I was a Girl Scout. From first or second grade through sixth or seventh, I wore the uniforms and earned the badges and participated in ceremonies that involved walking over a small wooden bridge.
And, of course, I sold cookies.
I’m definitely a supporter of the Girl Scouts now. They’re outclassing the Boy Scouts by a million miles on LGBT rights and on just generally belonging to the modern world. And now it’s cookie time! Ever modern, the Girl Scouts are testing a gluten-free cookie, and they’ve adopted the hashtag #cookieboss.
Here’s a Tweet from Girl Scouts CEO Anna M. Chávez:
— Anna M. Chávez (@AnnaMariaChavez) January 29, 2014
I sold cookies every year. I don’t think I learned much about business, though, because Girl Scouts only do sales, and the terms of the sale are more or less fixed. You can’t experiment with three-for-two specials, or earlybird pricing, or closeouts at the end of the season. You can’t buy ad space and test a coupon campaign.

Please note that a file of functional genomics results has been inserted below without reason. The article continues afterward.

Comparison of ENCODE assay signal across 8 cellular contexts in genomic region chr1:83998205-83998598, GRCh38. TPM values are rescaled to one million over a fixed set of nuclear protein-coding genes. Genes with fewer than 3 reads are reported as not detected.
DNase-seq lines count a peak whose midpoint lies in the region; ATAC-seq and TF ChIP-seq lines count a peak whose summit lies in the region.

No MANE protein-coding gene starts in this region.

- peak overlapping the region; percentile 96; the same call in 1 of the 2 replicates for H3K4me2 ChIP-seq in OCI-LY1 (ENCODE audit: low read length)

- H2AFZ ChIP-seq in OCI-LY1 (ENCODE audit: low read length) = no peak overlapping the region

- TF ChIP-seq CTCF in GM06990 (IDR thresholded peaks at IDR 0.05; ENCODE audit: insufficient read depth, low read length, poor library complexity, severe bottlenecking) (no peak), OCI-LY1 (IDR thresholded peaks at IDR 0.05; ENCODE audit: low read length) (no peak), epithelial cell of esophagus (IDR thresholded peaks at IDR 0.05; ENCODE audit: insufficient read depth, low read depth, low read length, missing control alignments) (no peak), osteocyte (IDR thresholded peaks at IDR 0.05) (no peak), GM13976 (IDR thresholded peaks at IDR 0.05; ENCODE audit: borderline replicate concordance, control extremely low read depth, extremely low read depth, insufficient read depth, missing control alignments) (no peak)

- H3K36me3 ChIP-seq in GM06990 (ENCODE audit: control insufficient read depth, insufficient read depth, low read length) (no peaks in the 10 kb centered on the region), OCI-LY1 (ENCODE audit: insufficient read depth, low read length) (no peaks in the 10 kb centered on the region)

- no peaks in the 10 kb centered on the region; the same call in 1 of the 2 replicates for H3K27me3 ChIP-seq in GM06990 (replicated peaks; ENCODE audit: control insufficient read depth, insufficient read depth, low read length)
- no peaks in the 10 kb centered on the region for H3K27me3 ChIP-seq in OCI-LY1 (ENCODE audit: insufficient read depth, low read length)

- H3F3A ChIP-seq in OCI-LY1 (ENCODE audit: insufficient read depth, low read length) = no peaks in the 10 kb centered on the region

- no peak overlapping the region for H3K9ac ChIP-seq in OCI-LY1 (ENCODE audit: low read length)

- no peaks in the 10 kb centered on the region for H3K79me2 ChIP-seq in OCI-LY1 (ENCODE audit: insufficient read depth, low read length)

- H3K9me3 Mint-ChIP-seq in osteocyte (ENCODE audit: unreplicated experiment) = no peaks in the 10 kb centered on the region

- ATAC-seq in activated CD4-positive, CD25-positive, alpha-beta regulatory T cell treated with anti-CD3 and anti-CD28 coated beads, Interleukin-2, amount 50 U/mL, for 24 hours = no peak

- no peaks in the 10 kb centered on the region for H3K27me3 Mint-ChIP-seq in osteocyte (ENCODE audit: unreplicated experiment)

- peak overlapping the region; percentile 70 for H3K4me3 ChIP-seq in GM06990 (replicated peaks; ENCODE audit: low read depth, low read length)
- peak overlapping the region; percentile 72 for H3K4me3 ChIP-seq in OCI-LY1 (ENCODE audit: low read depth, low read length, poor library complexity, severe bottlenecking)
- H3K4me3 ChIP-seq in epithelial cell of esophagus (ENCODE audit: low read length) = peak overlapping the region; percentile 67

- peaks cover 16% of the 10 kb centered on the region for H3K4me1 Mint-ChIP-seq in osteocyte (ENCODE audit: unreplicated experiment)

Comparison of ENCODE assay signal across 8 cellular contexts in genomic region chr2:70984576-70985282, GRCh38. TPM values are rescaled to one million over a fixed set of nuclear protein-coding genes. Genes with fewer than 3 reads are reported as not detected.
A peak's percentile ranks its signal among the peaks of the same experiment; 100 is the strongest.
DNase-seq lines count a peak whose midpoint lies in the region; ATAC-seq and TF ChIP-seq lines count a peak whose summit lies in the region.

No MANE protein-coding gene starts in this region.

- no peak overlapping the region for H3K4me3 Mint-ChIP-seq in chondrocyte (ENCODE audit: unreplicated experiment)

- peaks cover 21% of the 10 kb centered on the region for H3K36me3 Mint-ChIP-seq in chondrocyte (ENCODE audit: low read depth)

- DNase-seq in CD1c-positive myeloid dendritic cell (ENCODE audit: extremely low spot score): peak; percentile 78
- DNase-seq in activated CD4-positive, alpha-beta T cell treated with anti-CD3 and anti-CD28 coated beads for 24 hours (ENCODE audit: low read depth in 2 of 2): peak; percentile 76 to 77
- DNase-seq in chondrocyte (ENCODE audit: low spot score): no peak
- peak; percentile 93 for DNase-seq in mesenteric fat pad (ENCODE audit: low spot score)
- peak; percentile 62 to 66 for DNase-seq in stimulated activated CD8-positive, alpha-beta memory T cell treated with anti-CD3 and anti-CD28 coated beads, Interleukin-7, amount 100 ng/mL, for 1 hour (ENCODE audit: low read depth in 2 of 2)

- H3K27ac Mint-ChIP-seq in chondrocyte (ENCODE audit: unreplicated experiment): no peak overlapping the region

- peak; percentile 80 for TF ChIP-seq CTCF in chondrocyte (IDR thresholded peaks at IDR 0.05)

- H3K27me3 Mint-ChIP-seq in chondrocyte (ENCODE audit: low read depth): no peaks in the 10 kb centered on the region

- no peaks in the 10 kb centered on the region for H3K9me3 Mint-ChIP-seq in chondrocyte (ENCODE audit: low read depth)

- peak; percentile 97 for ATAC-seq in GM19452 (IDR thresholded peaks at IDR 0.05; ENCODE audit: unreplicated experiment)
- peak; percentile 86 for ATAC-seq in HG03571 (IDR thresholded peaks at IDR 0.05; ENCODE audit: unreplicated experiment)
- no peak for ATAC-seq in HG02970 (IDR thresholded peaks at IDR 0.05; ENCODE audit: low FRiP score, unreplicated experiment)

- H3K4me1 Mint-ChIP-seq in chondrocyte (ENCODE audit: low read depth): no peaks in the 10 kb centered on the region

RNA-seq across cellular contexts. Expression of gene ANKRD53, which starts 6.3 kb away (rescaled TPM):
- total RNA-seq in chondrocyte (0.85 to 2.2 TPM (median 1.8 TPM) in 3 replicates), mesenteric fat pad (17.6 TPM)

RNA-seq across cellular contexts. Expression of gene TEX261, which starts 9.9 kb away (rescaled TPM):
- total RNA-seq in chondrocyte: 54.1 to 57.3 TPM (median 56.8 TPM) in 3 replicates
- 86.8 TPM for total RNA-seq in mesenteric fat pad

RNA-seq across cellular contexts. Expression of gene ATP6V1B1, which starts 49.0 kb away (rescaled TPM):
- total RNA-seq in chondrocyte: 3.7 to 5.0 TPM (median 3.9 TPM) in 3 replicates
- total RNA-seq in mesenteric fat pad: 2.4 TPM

More fundamentally, I didn’t learn much about business from selling cookies because I had no access to information about what it costs to produce a box of cookies — ingredients, labor, packaging, transportation, etc. — and how the price of a box of cookies was determined. Who bakes the cookies? Are the workers receiving a fair wage? What do they do the rest of the year? Let’s talk about unions.